Smart Bites for October 1, 2013

September 18th Senate Hearing on Biggert-Waters Reforms

STEVE ELLIS URGES SENATORS TO MAINTAIN REFORMS IN TESTIMONY BEFORE COMMITTEE: In an appearance before the Senate Banking Committee, Steve Ellis, Vice President of Taxpayers for Common Sense, pushed Senators to stay the course on flood insurance reforms, saying, “it may be politically expedient and popular locally to delay map modernization or delay rate increases. But what may make good local politics generally makes bad insurance policy – and by extension with federal flood insurance – bad public policy.” Ellis also encouraged more assistance for those struggling to afford higher rates, stressing that any such measures should be “targeted,” “means-tested,” and paid for by “a small surcharge…on all flood insurance policies to pre-fund the account.” His testimony was reported by multiple news organizations, including the New Orleans Times-Picayune, PropertyCasualty360, the Baton Rouge Advocate, and Gannett.

NAMIC CALLS ON CONGRESS TO RESIST DELAYING REFORMS: In a letter to the Senate Banking Committee, the National Association of Mutual Insurance Companies encouraged Congress to resist putting off NFIP reforms, saying that delays “would represent a step backward to a broken system of taxpayer-funded subsidies and bailouts.” Their letter was featured in Law360 and Carrier Management.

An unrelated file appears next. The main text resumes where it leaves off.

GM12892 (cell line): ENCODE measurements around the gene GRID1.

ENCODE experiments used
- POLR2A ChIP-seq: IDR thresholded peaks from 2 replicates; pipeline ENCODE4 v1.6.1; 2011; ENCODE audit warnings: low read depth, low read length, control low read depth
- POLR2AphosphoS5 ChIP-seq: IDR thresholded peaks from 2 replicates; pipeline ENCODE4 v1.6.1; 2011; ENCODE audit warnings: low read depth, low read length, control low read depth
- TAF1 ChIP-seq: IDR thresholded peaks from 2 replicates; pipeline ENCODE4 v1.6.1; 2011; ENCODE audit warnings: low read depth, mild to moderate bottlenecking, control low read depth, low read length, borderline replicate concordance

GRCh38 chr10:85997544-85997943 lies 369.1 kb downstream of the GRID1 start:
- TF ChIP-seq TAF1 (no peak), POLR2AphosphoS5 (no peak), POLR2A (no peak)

TAXPAYER ADVOCATES STRESS NEED FOR REFORMS IN LETTER TO SENATE: Conservative groups, including the R Street Institute, Taxpayers for Common Sense, the American Consumer Institute, and the National Taxpayers Union, sent a letter to Congress explaining how NFIP reforms set the program on a path to sustainability: “At a time when our nation faces tough fiscal challenges, the market-based reforms in Biggert-Waters put the deeply indebted flood insurance program on sounder fiscal footing by scaling back huge taxpayer subsidies.” Click here to read the letter. The letter was also covered in the Mississippi Press.

CONSUMER GROUP: NEW RATES LARGELY BENEFIT VACATION HOMES. In a press release, the American Consumer Institute for Citizen Research said that, with 97 percent of new residential rates phasing in this year affecting second homes, “it goes without saying that people who are wealthy enough to have multiple homes do not need government subsidies to afford insurance coverage. Instead of bailing out these beach houses, the government should be helping those who truly cannot pay for higher rates.” is a national coalition made up of a diverse set of voices united to support environmentally-responsible, fiscally-sound approaches that promote public safety. The Coalition strongly opposes legislative proposals that encourage people to build homes in hurricane-prone, environmentally-sensitive areas by creating new programs that directly or indirectly subsidize their homeowner’s insurance.